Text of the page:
A car with low torque figures and high hp can be geared to multiply the torque to the ground to ACT the same as a car with higher torque figures but lower hp. The difference will be that the car with the higher hp figure will be able to pull longer. Or, it will be slightly slower accelerating, but a bit faster overall if the cars are otherwise the same.

See, John, we need to discuss gearing and how that affects the force that actually moves the car, when discussing street cars and which is more important. And yes, that imaginary, calculated figure is also important, due to what it represents.

Here's a bit from Bruce Augenstein:

Quote:
OK. If torque is so all-fired important, why do we care about horsepower?
Because (to quote a friend), "It is better to make torque at high rpm than at low rpm, because you can take advantage of *gearing*.

For an extreme example of this, I'll leave carland for a moment, and describe a waterwheel I got to watch awhile ago. This was a pretty massive wheel (built a couple of hundred years ago), rotating lazily on a shaft which was connected to the works inside a flour mill. Working some things out from what the people in the mill said, I was able to determine that the wheel typically generated about 2600(!) foot pounds of torque. I had clocked its speed, and determined that it was rotating at about 12 rpm. If we hooked that wheel to, say, the drivewheels of a car, that car would go from zero to twelve rpm in a flash, and the waterwheel would hardly notice :-).

On the other hand, twelve rpm of the drivewheels is around one mph for the average car, and, in order to go faster, we'd need to gear it up. To get to 60 mph would require gearing the wheel up enough so that it would be effectively making a little over 43 foot pounds of torque at the output, which is not only a relatively small amount, it's less than what the average car would need in order to actually get to 60. Applying the conversion formula gives us the facts on this. Twelve times twenty six hundred, over five thousand two hundred fifty two gives us:

6 HP.

Oops. Now we see the rest of the story. While it's clearly true that the water wheel can exert a *bunch* of force, its *power* (ability to do work over time) is severely limited.

A car engine has to do more than exert force, it has to maintain force for long periods of time, and not just at one rpm, but be able to accellerate a mass over time and maintain it's velocity. That requires more than just the force of torque. It requires that imaginary, calculated figure.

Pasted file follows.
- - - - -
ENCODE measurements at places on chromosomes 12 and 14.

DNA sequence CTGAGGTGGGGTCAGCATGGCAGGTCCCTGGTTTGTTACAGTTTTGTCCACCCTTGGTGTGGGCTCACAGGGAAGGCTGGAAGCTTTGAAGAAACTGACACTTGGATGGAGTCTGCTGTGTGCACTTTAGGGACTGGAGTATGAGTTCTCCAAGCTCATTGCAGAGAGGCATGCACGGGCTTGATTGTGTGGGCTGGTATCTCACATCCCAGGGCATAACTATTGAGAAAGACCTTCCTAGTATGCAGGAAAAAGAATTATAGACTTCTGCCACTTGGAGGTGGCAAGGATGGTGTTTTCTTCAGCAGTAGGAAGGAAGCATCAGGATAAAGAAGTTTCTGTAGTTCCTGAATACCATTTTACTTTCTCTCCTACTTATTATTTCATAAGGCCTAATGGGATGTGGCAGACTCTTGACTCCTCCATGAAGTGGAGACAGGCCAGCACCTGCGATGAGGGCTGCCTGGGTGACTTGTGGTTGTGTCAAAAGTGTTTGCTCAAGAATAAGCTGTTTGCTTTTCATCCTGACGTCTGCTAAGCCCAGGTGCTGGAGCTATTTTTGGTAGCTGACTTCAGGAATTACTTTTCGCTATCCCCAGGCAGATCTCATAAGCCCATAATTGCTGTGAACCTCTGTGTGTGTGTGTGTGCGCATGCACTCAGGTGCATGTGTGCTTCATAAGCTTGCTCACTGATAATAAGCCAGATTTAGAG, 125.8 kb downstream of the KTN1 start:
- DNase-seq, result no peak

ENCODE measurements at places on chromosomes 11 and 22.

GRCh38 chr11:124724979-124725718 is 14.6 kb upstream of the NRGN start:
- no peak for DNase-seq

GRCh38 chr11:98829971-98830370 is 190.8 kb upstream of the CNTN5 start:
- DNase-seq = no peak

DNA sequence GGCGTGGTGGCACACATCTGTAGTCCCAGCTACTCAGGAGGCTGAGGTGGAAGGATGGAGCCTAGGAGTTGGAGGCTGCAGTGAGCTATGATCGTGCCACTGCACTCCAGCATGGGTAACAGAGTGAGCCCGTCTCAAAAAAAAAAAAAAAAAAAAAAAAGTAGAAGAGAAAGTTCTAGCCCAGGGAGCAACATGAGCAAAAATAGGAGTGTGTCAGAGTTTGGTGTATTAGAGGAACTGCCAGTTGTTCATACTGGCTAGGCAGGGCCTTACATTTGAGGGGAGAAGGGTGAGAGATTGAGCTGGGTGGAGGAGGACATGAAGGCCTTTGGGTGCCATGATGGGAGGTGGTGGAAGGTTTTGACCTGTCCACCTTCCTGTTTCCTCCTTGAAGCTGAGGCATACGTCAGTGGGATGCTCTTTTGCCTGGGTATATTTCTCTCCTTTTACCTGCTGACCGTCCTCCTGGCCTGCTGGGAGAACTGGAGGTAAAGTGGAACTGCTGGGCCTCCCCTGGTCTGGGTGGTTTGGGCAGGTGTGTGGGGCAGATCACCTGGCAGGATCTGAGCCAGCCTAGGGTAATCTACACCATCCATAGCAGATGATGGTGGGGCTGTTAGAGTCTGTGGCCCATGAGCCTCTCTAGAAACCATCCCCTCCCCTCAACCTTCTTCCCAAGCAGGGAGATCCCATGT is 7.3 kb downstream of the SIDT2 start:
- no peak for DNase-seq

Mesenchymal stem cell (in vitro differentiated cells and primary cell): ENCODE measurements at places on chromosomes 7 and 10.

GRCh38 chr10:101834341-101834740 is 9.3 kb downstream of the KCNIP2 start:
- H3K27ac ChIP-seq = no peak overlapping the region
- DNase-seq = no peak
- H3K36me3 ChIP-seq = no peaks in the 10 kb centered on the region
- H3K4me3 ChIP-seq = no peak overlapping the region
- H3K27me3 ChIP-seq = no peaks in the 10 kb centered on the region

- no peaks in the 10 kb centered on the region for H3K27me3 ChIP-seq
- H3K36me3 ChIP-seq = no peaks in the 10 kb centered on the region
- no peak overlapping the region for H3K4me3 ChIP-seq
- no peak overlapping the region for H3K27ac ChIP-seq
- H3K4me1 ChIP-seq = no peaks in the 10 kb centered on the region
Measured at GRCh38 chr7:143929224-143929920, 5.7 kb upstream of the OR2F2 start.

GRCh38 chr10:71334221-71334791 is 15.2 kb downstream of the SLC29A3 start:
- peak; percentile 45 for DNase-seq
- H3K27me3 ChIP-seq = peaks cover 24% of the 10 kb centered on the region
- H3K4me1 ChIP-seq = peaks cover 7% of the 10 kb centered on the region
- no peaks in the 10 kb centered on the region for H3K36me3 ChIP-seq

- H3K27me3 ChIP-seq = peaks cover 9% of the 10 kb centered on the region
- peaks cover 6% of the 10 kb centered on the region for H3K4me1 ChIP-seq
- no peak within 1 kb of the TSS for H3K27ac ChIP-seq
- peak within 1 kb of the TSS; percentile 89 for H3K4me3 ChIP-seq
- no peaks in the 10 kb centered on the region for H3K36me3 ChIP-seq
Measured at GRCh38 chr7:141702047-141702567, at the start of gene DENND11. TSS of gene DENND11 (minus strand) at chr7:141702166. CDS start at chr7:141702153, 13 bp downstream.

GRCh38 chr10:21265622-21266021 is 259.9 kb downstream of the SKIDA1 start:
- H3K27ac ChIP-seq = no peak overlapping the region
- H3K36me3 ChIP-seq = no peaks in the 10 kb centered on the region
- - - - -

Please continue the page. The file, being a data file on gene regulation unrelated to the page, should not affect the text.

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Old 04-03-2007, 06:23 PM   #40
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So horsepower does represent something...it just can't be calculated as of right now.
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Old 04-03-2007, 07:00 PM   #41
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Quote:
Originally Posted by ChrisV
He also missed out on the whole point of the thread, which was, ON THE STREET, which is more important, a car with a high hp figure and low torque figure, or a car with a high torque figure and a lower hp figure? Whether hp is imaginary or not, the effects it has, where it's made, etc, ARE important in both racing and street use, for different reasons. So we talk about them AND we talk about gearing, because in a street car, gearing is what delivers the torque to the ground, so how a car reacts will be based as much on gearing and torque to the ground as what is happening at the crank.

A car with low torque figures and high hp can be geared to multiply the torque to the ground to ACT the same as a car with higher torque figures but lower hp. The difference will be that the car with the higher hp figure will be able to pull longer. Or, it will be slightly slower accelerating, but a bit faster overall if the cars are otherwise the same.

See, John, we need to discuss gearing and how that affects the force that actually moves the car, when discussing street cars and which is more important. And yes, that imaginary, calculated figure is also important, due to what it represents.

Here's a bit from Bruce Augenstein:



A car engine has to do more than exert force, it has to maintain force for long periods of time, and not just at one rpm, but be able to accellerate a mass over time and maintain it's velocity. That requires more than just the force of torque. It requires that imaginary, calculated figure.

Advertised Hp doesn't have anything to do with a car.....
The engine is tested on an engine dyno, out of a vehicle, no car involved what so ever.


At no point did I ever mention a car. Nothing wrong with your statements, They just don't apply here.

I am sure you will agree that drive trains can swallow up as much as 30% of applied Hp. Why would advertisers use that figure.